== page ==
In the few months my website has been live, I've noticed a curious trend. The Deeper Audience Profiling product is the least clicked-on page.
It surprised me because I thought it would top the charts. It's a product that directly supports the foundation of any communication advice. And also, to let you in on a little secret, it's the most valuable and powerful product on there.
So I made a few calls. Is it because PR agencies are using online research tools to give them audience insight now? Yes. Is it because the client shares their research with the agency? Yes. And could we say that audience research is seen as a little bit expensive and you can still do your job without it? Possibly... ok, yes.
Let's look at these three answers more closely.
We use social media research tools. Our clients love the graphs.
I will start by saying, social media research tools are excellent. No ifs, buts, or caveats. They give professional communicators a never-before-seen view of the audience down to an individual level. They show conversations, connections, influence and behaviour to a granular detail. They are also more affordable than traditional research products.
Their limitation, however, is they only give you half the audience picture, or 60% if you use the latest Australian Bureau of Statistics numbers from 2010-11. And in doing so, they miss the macro trends that drive the best PR ideas.
Starting with the research, 83% of Australian households in 2011 had access to the internet and 77% of those used it daily, which roughly translates to six in ten using the internet every day. Looking into the age demographics, only 41% of people aged over 60 used the internet (SDAC 2011). Compare that to 12 million Australians using Facebook today, less using Twitter and even fewer on Instagram, and it roughly supports the 60% trend.
While these are macro figures and clearly younger demographics are far more reachable online, it points to a 40%-size gap in the ability of social media tools to provide a complete audience picture.
The reality is that audiences spend more time offline than they do in front of their PC. The concerns and issues that they are likely to act on come from societal pressures in their immediate environment. Online may raise awareness but if the issue directly affects an audience group in the non-virtual world, you'll see action. And these are the audience trends and behaviour that will deliver the best communication ideas.
Our client shares their research with us.
To completely mangle the cliché often attributed to Albert Einstein - the definition of insanity is trying to reach a different result from the same research. While it is very nice of the client to share their research and is the cheapest way (i.e. free) to understand the audience, it makes it very difficult for the agency to produce fresh and innovative conclusions to the client's communications brief (that the client hadn't already considered themselves).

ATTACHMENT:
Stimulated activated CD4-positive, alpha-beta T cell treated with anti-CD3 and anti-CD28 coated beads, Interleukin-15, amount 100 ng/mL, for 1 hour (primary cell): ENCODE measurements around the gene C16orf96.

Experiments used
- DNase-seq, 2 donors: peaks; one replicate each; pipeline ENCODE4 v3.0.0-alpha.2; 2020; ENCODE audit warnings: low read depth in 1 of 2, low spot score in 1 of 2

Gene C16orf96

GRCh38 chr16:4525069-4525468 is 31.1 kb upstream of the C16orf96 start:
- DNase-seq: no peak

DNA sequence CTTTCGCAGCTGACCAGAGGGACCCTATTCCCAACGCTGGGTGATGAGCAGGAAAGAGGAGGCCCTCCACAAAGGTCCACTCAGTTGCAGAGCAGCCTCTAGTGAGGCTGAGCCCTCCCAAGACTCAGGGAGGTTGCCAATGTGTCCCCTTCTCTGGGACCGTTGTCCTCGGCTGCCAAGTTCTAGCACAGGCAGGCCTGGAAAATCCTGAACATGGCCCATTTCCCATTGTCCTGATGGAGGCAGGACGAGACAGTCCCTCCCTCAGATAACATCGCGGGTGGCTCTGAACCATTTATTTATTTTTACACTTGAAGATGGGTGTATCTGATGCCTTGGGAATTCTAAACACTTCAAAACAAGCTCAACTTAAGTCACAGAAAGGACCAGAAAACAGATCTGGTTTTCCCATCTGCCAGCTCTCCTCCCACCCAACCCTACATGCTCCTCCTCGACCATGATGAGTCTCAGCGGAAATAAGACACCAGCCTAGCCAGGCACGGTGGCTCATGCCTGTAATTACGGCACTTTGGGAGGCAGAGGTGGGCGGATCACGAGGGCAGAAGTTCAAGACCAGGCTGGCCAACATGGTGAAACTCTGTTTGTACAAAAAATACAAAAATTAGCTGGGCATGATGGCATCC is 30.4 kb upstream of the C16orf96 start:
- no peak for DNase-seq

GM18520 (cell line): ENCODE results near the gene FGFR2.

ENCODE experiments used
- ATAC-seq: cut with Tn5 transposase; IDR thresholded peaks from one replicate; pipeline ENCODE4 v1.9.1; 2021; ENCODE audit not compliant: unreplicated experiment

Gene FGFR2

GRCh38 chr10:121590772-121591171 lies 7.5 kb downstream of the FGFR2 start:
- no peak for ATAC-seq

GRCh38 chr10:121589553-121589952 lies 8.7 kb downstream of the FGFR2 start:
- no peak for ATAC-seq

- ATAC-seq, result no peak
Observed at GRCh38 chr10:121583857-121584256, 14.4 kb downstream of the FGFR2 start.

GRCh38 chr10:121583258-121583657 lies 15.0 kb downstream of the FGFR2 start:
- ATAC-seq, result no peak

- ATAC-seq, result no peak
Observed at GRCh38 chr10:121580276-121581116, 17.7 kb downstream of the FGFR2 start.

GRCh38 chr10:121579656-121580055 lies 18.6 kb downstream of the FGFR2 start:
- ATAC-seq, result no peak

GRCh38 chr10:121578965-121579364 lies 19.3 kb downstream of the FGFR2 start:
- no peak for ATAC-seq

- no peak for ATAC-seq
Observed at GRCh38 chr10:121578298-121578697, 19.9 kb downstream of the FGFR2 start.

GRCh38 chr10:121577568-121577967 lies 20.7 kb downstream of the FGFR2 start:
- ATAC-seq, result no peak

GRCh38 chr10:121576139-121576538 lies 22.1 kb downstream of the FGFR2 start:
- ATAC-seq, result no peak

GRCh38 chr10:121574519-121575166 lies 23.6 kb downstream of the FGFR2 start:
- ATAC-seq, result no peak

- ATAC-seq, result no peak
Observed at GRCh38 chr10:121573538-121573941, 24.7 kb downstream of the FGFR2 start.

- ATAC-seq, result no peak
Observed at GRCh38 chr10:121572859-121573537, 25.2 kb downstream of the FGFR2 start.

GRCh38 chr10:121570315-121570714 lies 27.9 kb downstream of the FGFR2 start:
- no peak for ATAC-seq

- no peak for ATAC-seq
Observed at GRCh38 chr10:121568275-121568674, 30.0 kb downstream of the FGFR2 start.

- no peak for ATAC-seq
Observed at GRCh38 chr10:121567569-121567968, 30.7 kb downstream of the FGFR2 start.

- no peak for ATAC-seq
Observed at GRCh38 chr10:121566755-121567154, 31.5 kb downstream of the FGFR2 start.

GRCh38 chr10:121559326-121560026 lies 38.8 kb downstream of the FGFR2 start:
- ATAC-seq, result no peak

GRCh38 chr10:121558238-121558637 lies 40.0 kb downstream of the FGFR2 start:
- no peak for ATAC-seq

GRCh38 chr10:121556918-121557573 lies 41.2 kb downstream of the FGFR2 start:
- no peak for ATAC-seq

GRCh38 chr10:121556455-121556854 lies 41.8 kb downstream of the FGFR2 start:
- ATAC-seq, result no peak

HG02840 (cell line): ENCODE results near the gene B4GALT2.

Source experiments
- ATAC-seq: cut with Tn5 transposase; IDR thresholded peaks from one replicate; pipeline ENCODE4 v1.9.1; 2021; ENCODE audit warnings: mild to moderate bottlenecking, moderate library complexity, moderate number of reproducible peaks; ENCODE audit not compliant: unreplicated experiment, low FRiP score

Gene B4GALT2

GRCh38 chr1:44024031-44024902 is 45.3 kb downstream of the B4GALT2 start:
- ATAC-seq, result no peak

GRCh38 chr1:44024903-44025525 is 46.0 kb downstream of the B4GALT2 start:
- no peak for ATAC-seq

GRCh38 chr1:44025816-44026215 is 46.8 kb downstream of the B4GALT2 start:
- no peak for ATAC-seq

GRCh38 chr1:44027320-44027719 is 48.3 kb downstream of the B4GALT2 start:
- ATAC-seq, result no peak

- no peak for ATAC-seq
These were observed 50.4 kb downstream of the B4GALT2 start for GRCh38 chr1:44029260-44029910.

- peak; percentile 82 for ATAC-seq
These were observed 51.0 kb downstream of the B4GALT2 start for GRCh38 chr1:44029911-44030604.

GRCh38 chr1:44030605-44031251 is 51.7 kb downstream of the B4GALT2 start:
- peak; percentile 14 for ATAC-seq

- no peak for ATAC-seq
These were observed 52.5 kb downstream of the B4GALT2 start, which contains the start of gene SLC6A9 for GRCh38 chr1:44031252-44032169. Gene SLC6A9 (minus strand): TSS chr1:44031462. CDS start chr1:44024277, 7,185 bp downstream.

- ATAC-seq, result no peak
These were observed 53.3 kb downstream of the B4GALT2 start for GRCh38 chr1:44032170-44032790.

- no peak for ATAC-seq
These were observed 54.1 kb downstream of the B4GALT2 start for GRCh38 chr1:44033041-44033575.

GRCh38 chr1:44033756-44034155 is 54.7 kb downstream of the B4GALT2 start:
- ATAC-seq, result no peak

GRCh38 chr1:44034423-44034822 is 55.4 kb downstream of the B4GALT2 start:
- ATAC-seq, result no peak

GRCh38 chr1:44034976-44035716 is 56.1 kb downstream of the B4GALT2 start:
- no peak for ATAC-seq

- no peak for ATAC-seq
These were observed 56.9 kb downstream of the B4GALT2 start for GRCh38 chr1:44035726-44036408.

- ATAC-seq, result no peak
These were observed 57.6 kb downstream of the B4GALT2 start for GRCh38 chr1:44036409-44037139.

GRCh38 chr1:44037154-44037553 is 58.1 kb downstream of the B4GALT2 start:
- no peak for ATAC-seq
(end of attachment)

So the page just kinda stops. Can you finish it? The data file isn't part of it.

There's no opportunity for unique insights, that surprise 'aha' moment when you glean a trend or behaviour that the client hadn't considered. It also doesn't differentiate you from other agencies who get access to the same research (in a pitch situation).
Again, the advantage of having your own audience research immediately sets your ideas apart, causes the client to lean in to learn more about their customers' behaviour and immediately demonstrates that you understand the client's business.
Audience research is expensive and you can still do your job without it.
No way. Audience knowledge should be the hallowed ground of the communication professional. Clients should be in awe of your insights, in how best to communicate to an audience that they have been unable to reach themselves. By taking shortcuts, communication agencies have lost that aura to other marketing disciplines.
Too many times, I've seen excellent communication professionals making assumptions about audience behaviour based on publishing house audience research. Where and when do they read it, what issues most concern them, what action did they take after reading it, are questions that circulation data doesn't answer.
Understanding the audience through authentic offline research is fundamental to any good communication program. Without a deep understanding of the audience group's attitudes, behaviour, demographics and information gathering habits, you are robbing the communication strategy of its power to really influence and change behaviour. And in doing so, it reduces the client's confidence to invest in your ideas.